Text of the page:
Police-reported hate crimes and incidents spiked in four B.C. metropolitan areas in 2021, some even doubling since 2020.
That's according to recent data from Statistics Canada. The national agency included Abbotsford-Mission, Kelowna, Vancouver and Victoria in its data release; those metro areas accounted for a 21 per cent increase in crime and incidents reported to police from 2020 to 2021.
Glacier Media reached out to each police agency to find out what the increase was and also what type of hate crime incidents were reported in 2021.
In 2021, Abbotsford-Mission saw a rise from eight to 16 hate-reported incidents.
Sgt. Paul Walker with Abbotsford Police says the department saw nine mischief-related files that involved graffiti-related symbols left on buildings and public spaces.
"The seven further files were files that involved people saying specific verbal comments to other citizens that were derogatory or racial in nature,” he says.
Back in 2020, the department saw similar numbers for derogatory or racial comments but did not see the graffiti crimes.
In Kelowna, police-reported hate crime incidents rose from six to 24 from 2020 to 2021.
Kelowna RCMP Supt. Kara Triance said the numbers were alarming to the detachment.
“We did have an opportunity to dig into the statistics on hate crimes because that one jumped off the pages. Extremely alarming,” she says.
Triance attributes the spike to the COVID-19 pandemic.
“I can say with accuracy that that is a COVID-related, alarming and distasteful and horrific response to people making anti-Semitic remarks to people... referring to the mask mandates and the mandates by the federal government,” she says.
During a media press conference, Triance clarified that hate crime incidents and hate crimes are two separate things.
“These came through as hate-reported incidents, which means we might have a protest and hate is associated or we might have a targeted response at an individual and hate is brought forward. However, a crime is not necessarily committed, so they haven't assaulted somebody and made a hateful statement,” she says.
Vancouver Police, which has an entire hate crime task force, points to the pandemic as well for the increase they saw (from 372 to 429).
"We can’t give a definitive answer, but of the hate crimes that were reported since the beginning of the pandemic, there definitely was an increase of anti-Asian hate,” says Const. Tania Visintin. “That would be a direct result from the pandemic.”
Glacier Media reached out to Victoria Police to understand why police-reported hate crime incident numbers rose from 35 to 40, but did not receive a response.
The data, released Tuesday, showed Victoria police-reported crime in 2021 was once again well above the provincial average and that of Vancouver.
The index, which measures the volume and severity of police-reported crime last year, noted Victoria’s index was 148, a slight improvement from 2020’s 168, but still well above the provincial index of 93 and Vancouver’s 90.
Statistics Canada also noted that in 2021, there were a total of 3,360 hate crimes and 1,723 were motivated by race or ethnicity, 884 were religion, 423 were sexual orientation, 199 were other motivations and 131 were “unknown.”
The number of police-reported hate crimes in Canada increased by 27 per cent in 2021, rising from 2,646 incidents to 3,360. This follows a 36 per cent increase in police-reported hate crimes from 2019 to 2020.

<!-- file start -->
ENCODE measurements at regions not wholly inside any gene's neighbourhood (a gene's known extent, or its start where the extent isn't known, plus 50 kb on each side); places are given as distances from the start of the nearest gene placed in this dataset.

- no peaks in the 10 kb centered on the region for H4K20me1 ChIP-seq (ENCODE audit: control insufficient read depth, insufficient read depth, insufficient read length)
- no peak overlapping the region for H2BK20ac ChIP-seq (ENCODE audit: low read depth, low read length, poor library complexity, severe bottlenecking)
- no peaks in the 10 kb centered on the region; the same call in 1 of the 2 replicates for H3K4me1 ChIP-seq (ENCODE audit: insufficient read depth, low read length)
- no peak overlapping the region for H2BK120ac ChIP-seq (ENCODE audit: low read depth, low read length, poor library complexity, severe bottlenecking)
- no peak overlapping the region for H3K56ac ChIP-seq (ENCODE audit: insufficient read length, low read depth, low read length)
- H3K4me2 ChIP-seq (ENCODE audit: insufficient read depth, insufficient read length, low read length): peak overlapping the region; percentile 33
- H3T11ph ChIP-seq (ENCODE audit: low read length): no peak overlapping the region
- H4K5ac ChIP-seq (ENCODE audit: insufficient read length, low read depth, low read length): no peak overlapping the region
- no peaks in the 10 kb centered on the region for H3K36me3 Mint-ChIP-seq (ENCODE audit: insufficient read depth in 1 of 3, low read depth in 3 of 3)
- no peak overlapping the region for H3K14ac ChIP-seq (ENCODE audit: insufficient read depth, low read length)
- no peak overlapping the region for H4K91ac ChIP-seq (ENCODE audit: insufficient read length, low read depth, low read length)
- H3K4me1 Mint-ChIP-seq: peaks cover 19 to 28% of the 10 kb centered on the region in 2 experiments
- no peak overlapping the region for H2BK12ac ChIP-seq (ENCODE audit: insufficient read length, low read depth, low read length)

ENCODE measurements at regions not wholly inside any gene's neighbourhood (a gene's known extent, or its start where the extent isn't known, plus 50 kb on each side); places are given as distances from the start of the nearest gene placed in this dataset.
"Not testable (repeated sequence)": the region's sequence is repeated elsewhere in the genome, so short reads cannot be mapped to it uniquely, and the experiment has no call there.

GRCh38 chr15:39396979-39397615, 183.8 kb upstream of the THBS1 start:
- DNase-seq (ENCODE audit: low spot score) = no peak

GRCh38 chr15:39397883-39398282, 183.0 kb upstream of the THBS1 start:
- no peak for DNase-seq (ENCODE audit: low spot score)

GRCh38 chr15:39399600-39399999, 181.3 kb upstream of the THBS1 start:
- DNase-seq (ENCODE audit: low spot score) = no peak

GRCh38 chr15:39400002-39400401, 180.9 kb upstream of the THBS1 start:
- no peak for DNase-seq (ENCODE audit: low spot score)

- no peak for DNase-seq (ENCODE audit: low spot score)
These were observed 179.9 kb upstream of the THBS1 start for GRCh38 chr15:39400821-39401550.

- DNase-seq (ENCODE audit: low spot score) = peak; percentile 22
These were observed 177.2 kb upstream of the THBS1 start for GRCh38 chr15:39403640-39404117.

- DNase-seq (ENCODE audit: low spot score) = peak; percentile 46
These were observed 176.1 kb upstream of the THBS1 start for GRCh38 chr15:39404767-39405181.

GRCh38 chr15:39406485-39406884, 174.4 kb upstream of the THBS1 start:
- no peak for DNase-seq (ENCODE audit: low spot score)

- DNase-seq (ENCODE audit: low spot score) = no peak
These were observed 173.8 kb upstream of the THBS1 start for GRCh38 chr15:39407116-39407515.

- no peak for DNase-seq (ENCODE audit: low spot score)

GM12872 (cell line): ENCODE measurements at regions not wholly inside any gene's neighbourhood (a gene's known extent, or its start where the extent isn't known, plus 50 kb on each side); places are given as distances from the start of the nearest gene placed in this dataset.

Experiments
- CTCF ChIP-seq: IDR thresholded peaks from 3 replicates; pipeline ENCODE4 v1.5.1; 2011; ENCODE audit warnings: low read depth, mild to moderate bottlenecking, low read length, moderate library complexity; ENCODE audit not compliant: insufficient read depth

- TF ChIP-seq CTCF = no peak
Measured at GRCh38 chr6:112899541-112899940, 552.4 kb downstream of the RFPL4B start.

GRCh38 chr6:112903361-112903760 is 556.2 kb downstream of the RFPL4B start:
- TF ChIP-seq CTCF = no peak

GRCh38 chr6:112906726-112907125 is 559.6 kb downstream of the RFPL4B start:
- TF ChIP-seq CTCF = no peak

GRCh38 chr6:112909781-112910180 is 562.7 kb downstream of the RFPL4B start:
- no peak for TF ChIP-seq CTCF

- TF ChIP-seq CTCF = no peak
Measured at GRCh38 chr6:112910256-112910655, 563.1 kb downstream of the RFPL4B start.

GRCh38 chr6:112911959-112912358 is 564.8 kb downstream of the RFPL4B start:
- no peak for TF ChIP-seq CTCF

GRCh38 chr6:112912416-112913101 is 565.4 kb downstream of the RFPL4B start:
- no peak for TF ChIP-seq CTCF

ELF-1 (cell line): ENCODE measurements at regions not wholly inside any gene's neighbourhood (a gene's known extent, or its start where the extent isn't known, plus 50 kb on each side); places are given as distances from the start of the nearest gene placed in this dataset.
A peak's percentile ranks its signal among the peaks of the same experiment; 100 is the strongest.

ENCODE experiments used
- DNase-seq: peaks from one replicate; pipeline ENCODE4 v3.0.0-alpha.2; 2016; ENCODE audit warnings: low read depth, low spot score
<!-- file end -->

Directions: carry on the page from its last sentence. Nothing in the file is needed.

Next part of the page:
ADVOCATES CALL FOR EMPATHY
Muhi Bakini, a diversity education supervisor at Archway Community Services, is an advocate and provides support for people who experience hate crimes.
When he saw the release on Tuesday, he was alarmed.
"Like any concerned Canadian citizen I was shocked and... disappointed,” he says. "This is a little bit alarming. This is not just an increase, it actually doubled."
Bakini says it is important to think about why there has been an increase and it might need further interpretation.
“Is it actually an increase in the number of hate crimes in the cities, or actually, it is an indication of something positive and good actually happening in terms of the police being able to identify and investigate these incidents? ... Because they're traditionally ignored or not taken seriously,” he says.
One possibility he points to is the community trusting the police and coming forward with their experiences.
“Members of the public are becoming more trusting of the police and leading them to report these incidents to the police. I really hope that was what is happening rather than actually seeing an increase,” he tells Glacier Media.
Mental and psychological impacts often follow hate crimes and his department provides a safe space and outlet for victims to use, he says.
“We assess the situation and sometimes we refer clients to mental health experts, sometimes to legal advocacy.”
Some "newcomers” that he works with often don’t fully understand that they’ve experienced a hate crime.
In his current role, he spends a lot of time working with people who have been targeted.
“It's actually about just being able to listen to them, people would like to be listened to and validated. So most of the time, I just give my ears and listen, and they're able to vent, and then understand their experiences,” says Bakini.
He wants the public to know that hate crimes are real in Canada and for people to have an empathy-based approach to people who've been on the receiving end.
“They happen. People experience victimization and vulnerabilities,” he says. “I hope this data is like a wake-up call for all of us to do something."
If you or someone you know has experienced a hate crime there is a 24/7 helpline available by calling or texting 1-800-563-0808. You can also email VictimLinkBC@bc211.ca.